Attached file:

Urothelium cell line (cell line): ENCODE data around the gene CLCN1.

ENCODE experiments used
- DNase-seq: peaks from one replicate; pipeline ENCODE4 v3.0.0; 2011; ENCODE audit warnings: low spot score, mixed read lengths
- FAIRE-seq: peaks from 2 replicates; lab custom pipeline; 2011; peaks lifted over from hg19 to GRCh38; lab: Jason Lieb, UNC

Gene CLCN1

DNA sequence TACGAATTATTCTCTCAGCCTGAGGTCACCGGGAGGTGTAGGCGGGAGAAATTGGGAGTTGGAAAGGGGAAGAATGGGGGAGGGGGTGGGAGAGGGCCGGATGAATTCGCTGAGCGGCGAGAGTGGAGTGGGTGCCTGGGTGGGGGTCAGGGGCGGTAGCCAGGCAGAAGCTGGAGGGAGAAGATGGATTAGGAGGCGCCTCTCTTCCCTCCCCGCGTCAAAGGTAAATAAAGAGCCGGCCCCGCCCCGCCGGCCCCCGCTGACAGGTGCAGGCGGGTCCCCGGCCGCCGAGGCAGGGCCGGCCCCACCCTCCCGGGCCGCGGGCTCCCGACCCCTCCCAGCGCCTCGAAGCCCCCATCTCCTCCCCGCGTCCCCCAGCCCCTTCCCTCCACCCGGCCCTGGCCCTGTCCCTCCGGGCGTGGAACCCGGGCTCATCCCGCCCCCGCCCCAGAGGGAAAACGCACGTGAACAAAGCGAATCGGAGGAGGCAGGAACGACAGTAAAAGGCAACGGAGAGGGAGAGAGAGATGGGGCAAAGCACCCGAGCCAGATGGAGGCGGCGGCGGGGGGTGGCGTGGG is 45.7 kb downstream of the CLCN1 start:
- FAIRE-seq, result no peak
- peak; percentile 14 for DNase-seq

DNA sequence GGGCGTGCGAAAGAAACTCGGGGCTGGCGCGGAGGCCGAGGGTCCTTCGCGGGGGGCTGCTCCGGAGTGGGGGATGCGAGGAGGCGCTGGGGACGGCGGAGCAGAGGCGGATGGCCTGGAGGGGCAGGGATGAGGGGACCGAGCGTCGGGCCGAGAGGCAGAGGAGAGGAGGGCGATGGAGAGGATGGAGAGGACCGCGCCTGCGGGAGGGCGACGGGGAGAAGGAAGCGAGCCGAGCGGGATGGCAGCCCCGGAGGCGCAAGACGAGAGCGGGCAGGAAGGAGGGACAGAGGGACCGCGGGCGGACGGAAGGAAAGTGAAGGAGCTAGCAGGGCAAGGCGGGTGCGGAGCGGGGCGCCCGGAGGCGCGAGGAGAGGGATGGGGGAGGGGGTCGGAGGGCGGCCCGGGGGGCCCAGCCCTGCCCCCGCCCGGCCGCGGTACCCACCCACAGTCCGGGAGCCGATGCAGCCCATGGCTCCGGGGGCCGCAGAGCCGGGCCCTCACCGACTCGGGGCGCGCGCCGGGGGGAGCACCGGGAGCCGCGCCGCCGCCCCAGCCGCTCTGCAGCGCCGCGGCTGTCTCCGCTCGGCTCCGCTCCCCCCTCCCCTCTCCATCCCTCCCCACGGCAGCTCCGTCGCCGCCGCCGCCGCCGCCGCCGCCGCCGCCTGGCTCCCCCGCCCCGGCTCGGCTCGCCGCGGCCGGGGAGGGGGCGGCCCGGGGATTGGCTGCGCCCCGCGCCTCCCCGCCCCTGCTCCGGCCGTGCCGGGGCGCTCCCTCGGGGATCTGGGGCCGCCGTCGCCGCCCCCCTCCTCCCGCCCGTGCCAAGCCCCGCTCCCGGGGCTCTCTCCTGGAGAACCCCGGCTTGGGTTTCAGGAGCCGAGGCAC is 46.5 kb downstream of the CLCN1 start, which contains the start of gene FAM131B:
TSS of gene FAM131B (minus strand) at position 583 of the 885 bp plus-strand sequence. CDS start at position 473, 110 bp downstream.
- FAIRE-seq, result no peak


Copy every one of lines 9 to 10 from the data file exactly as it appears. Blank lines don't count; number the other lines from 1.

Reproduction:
DNA sequence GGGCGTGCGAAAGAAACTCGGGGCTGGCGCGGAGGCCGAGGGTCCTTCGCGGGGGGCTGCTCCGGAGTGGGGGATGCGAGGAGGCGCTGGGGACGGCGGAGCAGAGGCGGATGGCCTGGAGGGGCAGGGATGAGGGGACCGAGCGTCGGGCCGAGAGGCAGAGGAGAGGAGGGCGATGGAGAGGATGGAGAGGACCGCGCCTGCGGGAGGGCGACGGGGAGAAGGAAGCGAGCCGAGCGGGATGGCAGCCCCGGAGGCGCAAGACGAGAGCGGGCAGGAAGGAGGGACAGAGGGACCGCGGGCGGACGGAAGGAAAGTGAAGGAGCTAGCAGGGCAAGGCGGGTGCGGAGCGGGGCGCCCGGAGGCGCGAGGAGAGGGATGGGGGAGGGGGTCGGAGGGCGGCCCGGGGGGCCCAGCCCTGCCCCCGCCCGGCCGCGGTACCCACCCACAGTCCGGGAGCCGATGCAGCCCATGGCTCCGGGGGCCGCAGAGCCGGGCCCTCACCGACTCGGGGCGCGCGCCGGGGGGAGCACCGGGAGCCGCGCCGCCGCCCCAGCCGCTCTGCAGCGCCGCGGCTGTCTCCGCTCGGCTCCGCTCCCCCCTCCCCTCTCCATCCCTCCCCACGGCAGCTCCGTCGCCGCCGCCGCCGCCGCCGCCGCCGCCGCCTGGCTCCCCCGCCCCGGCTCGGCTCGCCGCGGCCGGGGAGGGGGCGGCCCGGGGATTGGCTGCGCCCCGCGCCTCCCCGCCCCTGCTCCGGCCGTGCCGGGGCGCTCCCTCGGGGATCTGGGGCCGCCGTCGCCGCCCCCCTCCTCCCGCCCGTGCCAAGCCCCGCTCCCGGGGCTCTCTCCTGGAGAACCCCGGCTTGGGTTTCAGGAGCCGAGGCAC is 46.5 kb downstream of the CLCN1 start, which contains the start of gene FAM131B:
TSS of gene FAM131B (minus strand) at position 583 of the 885 bp plus-strand sequence. CDS start at position 473, 110 bp downstream.